David Fisher - Blog

David Fisher - SAINSBURY'S/BBC CHOIR OF THE YEAR COMPETITION 1998

David Fisher - SAINSBURY'S/BBC CHOIR OF THE YEAR COMPETITION 1998

David Fisher - SAINSBURY'S/BBC CHOIR OF THE YEAR COMPETITION 1998

SAINSBURY'S/BBC CHOIR OF THE YEAR COMPETITION 1998

 

Sainsbury’s Choir of the Year 1998

Mixed Voice Semi-final - Buxton Opera House, November 21st 1998

Kingfisher Chorale, Musical Director David Fisher

Kingfisher Chorale, formed by David Fisher in 1992, featured a talented group of friends from Leicestershire and beyond with the intention of performing a broad range of secular and sacred music. They were very flexible in their programming and developed a large repertoire which encompassed music from the 13th to 21st centuries. They performed in different styles at a great nymber of events including evensongs, weddings or invitation concerts. Kingfisher Chorale also entered the prestigious Sainsbury’s Choir of the Year Competition on three occasions and, in 1998 alongside three hundred choirs, was the “Choir of the Day” at the Manchester heat. The choir subsequently won through to the national selection stage to get through to the finals weekend at Buxton Opera House. Their performance was broadcast on BBC 2. The choir recorded a CD of Christmas Music from the 16th century to the present day and this was released just before Christmas in 1999. In 2000 the choir, against stiff competition, won the distinction of again being “Choir of the Day” at the Royal Northern College of Music heat. Many of the choir members, who joined by invitation, were soloists in their own right. The Musical Director was David Fisher who was also Musical Director of the Derby Choral Union from 1992-2004.

The comments on the pieces perfomed by Kingfisher Chorale at the televised sem-final of the Sainsbury’s Choir of the Year 1998 are below. In order to access the recordings, simply click on the titles of the four pieces. The recordings can then be downloaded from Dropbox for study purposes only and are not to be retransmitted in any form. The adjuducator´s comments from the 2000 competition are added at the end of this feature.

 

The Adjudicators were:

Ralph Allwood:  Precentor and Director of Music at Eton College

Gabriel Crouch:  Ex-Westminster Abbey chorister, now a member of the King’s Singers

Susan Digby:  Founder and Director of the Voices Foundation

Simon Halsey:  Chorus Director of the CBSO Chorus, Artistic Director of the BBC National Chorus of Wales, Conductor of the City of Birmingham Touring Opera

Richard Morrison:  Arts Editor of The Times

 

AVE MARIA  by Tomás Luis de Victoria  (1548-1611) 

This little gem was a favourite of the choir and it allowed the listeners at the semi-final to cleanse their aural pallettes after the final piece of the previous choir. Sung in Latin.

Ralph Allwood:  I love your light, gentle phrasing. Occasionally quaver detail was lost in the texture. You need a bit more warmth in your quiet singing.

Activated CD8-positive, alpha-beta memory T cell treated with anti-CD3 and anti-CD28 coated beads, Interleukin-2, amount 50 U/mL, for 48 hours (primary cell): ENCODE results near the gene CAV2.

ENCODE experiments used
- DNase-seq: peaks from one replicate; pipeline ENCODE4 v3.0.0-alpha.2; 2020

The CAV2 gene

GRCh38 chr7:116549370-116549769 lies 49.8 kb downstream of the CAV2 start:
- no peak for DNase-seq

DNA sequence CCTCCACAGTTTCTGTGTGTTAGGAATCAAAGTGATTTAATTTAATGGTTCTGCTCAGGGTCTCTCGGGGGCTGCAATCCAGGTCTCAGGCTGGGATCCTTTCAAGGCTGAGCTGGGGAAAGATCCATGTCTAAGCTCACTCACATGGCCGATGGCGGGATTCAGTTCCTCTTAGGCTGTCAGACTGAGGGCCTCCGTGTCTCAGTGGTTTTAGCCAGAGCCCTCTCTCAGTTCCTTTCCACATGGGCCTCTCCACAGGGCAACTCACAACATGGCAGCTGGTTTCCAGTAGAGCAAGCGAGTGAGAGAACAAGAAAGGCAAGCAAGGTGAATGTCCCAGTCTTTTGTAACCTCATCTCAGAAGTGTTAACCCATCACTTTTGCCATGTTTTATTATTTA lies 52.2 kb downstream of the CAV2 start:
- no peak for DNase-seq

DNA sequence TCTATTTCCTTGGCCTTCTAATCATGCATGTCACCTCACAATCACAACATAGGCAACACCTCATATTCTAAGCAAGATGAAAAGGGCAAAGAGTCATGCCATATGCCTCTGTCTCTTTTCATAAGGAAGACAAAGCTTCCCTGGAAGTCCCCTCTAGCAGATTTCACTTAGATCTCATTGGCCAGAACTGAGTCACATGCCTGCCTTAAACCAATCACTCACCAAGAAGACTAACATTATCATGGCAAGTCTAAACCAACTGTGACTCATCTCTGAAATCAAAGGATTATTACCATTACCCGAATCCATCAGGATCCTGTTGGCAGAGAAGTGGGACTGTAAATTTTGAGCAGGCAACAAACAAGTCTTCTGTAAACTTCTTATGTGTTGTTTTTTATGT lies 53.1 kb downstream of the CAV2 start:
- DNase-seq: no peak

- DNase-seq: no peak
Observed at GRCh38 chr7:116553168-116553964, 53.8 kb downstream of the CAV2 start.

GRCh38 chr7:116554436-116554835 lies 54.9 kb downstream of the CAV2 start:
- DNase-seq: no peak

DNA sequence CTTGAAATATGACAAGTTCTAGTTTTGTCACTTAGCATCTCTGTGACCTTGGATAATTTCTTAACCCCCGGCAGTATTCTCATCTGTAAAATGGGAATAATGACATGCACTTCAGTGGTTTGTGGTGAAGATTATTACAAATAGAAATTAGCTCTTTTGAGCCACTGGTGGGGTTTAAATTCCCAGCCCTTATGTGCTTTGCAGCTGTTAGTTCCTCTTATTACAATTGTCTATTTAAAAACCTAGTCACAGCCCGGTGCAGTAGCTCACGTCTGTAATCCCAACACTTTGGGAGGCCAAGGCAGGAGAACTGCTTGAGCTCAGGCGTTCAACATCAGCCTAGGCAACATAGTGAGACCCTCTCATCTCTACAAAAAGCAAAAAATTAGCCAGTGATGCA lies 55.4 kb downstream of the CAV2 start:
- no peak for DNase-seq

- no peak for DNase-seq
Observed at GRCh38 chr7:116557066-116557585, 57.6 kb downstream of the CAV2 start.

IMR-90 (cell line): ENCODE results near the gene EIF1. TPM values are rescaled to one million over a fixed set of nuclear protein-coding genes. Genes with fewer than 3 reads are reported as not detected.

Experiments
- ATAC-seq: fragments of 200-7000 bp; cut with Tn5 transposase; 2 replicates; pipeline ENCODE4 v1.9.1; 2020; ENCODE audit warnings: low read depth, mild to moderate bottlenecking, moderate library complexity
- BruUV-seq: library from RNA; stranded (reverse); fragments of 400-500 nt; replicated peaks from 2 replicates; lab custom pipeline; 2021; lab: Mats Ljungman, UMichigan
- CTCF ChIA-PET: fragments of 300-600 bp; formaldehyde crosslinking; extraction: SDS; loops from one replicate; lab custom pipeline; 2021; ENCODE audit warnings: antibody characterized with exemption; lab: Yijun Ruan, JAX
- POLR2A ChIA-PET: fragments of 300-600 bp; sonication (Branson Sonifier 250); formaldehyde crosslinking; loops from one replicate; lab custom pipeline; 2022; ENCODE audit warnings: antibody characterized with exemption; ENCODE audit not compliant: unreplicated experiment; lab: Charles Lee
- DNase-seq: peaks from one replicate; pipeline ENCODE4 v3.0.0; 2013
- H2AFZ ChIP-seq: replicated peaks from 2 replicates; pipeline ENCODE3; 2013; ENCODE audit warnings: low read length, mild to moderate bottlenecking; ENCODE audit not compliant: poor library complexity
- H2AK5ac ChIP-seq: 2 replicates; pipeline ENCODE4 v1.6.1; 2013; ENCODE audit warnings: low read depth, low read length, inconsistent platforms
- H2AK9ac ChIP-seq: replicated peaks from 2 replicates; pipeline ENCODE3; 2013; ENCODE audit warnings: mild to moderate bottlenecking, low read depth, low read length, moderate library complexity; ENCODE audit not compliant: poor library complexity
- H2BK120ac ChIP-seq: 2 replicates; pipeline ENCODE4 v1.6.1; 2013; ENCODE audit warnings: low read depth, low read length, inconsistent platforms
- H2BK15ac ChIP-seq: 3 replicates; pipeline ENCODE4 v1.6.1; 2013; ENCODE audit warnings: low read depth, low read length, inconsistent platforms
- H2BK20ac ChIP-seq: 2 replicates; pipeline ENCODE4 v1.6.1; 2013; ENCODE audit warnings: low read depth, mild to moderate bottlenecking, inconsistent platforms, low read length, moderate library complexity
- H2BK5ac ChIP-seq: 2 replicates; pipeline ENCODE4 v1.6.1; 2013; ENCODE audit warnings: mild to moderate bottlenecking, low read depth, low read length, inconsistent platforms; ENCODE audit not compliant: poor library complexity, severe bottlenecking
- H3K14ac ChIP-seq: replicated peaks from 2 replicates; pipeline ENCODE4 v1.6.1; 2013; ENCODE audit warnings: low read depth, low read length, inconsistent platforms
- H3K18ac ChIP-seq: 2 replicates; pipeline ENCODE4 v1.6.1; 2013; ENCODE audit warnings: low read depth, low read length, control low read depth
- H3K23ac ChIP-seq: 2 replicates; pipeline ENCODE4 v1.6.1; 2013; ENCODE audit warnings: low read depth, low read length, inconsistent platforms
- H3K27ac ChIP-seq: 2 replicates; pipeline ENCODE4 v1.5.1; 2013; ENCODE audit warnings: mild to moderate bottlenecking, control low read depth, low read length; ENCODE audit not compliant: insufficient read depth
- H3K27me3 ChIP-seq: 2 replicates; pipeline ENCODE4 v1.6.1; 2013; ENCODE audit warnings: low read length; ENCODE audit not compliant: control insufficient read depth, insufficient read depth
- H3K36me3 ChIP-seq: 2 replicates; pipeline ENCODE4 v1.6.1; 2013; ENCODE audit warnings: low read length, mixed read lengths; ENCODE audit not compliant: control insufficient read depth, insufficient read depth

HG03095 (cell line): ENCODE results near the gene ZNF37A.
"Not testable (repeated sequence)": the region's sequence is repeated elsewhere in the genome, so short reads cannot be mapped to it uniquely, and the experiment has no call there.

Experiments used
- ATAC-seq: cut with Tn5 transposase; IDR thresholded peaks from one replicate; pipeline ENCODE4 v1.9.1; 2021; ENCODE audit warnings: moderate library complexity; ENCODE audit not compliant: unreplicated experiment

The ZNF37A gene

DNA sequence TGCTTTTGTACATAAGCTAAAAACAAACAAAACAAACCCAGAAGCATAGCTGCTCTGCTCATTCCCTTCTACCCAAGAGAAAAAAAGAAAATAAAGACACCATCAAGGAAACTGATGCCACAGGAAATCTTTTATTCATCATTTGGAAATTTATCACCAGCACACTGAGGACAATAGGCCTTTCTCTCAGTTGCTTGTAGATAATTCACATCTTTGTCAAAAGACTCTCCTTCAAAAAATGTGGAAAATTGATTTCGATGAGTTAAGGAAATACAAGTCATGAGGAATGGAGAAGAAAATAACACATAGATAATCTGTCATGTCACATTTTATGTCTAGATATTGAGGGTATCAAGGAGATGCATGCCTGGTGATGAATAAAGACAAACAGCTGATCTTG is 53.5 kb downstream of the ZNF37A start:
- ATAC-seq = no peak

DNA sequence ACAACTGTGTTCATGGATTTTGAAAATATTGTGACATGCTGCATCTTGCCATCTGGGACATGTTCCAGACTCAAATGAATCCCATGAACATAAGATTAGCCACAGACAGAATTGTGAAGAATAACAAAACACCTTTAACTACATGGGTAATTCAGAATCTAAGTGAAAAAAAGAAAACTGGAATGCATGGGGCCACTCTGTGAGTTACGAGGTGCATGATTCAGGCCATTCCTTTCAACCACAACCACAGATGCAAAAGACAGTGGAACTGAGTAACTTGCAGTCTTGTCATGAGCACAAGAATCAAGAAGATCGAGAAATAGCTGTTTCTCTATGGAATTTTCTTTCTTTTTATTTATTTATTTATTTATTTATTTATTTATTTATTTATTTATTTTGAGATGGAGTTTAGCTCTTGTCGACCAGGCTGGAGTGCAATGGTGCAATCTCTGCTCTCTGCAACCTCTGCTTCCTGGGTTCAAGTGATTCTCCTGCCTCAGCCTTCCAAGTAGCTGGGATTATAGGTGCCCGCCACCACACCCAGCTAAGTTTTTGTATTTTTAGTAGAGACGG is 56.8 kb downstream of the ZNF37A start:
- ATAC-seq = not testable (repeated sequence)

Gabriel Crouch:  Difficult piece for the acoustic, but you could have found more space in the sound. Don’t compensate for the lack of ‘cathedral’ acoustic by singing it quickly - be daring and pretend you are in a cathedral, otherwise a beautiful motet ends up sounding like a madrigal. The quick sections worked O.K., but you need to find a more magical, sombre quality and colour for slow sections. Experiment with less vibrato at opening?

Susan Digby:   Intoning - more solid at opening - blend and balance could be better. Well paced and phrased. Tuning insecurities in the final cadence. Nice contrasts in lightness and solid ‘Sancta Maria’.

Simon Halsey:  Very nice sense of phrasing. Sopranos occasionally unblended. Some inaccuracies of A/T intonation - tiny details that could easily be tidied up. Well blended. Good dynamics.

Richard Morrison:   Well varied, fine contrasting f in middle. Slight tuning problem in final couple of bars. Perhaps try for a more austere tone for a contrast in the repertoire?

 

DASHING AWAY WITH THE SMOOTHING IRON  arr. John Rutter (b.1940)

One of the pieces that we sang towards the end of our ‘variety’ concerts. It is fast, superbly written with clever changes of key, and tests all parts of the choir.

Ralph Allwood:  A lovely nimble performance. Occasionally the chording was unclear in your quiet singing.

Gabriel Crouch:  Bright, lively, accomplished. Great words in upper voices with convincing character. Not so good amongst the chaps.... Largamente cantabile section needs to be warmer. Sounded a bit too measured.... by using more breath in the sound, and challenge yourselves to reach even softer pps. Lower voices - E natural often flat.

Susan Digby:  I felt this was too fast. More fluid phrasing - diction could be clearer at times. Nice light textures. Perhaps you could be more responsive to the text - sounded a bit pedestrian in places. Not enough blend page 27. Nice simple and unaffected quality.

Simon Halsey:  S/A too staccato in this acoustic. Is it all so well-phrased that it’s a little precious? Soprano blend, legato, warmth a problem. Not all chording accurate enough and moments that need warmth are underplayed. On the edge of maximum tempo.

Richard Morrison:  Fun, but try for a little more dynamic contrast. Fast notes tucked in neatly. Watch ends of phrases, too, they sometimes fall away. A little too fast perhaps?

 

MY CHOICE IS MADE   by David Fisher (b.1952)

This wedding motet was written in 1997. The choir loved the piece and it remained a firm favourite with its strong melodies, unusual chording and dynamic contrasts.

Ralph Allwood:  A beautifully sensitive performance bringing out, I felt, a sense of resignation.

Gabriel Crouch:  Lovely warm passionate sound. Well written for this choir. Pitch sagged a whisker. Would be helped by ‘brighter’ sounding sopranos.

Susan Digby:  Soprano blending. Could be even warmer in tone quality - more emotional and flexible. More ‘marcato’ to create textural contrast. Some tuning insecurities bar 19Õ Could have created more atmosphere by exploring colour and dynamic flexibility.

Simon Halsey:  Opening unison betrayed intonation problems. Sopranos (and now tenors) have blend problems. Work at diphthongs e.g. choice which is not the same around the group. In fact some work on vowels only in legato would help the entire programme. Interesting choice.

Richard Morrison:  Lush and pleasing singing of lush harmonies! Well sustained in middle section, excellent crescendo, and lovely final cadence.

 

VORSPRUCH  by Hugo Distler (1908-1942)

A little-known composer in Britain, Distler was a composer who, having been persecuted by the Nazis, committed suicide. He left some brilliant choral works of which this, the first of his Op. 19 is typical - cross rhythms, harmonic felicities and a brilliant fanfare ending. Sung in German.

Ralph Allwood:  You displayed an excellent range of dynamics and articulation, bringing out the archaic but fresh sense of this setting.

Gabriel Crouch:  Very accomplished, but you didn’t sell it. The piece has a madrigalian quality (short answering phrases etc.) which wasn’t harnessed. Needs contrasts. Experiment with colour....